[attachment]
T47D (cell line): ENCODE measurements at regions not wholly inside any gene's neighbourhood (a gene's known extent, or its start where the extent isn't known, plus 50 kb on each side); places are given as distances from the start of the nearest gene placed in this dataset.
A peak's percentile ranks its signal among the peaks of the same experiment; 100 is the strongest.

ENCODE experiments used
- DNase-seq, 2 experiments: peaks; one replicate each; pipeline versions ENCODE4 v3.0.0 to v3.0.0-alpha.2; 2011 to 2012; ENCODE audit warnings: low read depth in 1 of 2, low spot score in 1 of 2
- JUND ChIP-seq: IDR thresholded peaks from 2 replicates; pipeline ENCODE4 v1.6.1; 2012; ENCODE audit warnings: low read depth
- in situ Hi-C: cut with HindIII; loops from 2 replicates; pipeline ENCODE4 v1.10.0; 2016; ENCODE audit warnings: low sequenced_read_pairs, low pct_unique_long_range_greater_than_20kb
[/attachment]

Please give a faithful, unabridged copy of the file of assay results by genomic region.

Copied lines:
T47D (cell line): ENCODE measurements at regions not wholly inside any gene's neighbourhood (a gene's known extent, or its start where the extent isn't known, plus 50 kb on each side); places are given as distances from the start of the nearest gene placed in this dataset.
A peak's percentile ranks its signal among the peaks of the same experiment; 100 is the strongest.

ENCODE experiments used
- DNase-seq, 2 experiments: peaks; one replicate each; pipeline versions ENCODE4 v3.0.0 to v3.0.0-alpha.2; 2011 to 2012; ENCODE audit warnings: low read depth in 1 of 2, low spot score in 1 of 2
- JUND ChIP-seq: IDR thresholded peaks from 2 replicates; pipeline ENCODE4 v1.6.1; 2012; ENCODE audit warnings: low read depth
- in situ Hi-C: cut with HindIII; loops from 2 replicates; pipeline ENCODE4 v1.10.0; 2016; ENCODE audit warnings: low sequenced_read_pairs, low pct_unique_long_range_greater_than_20kb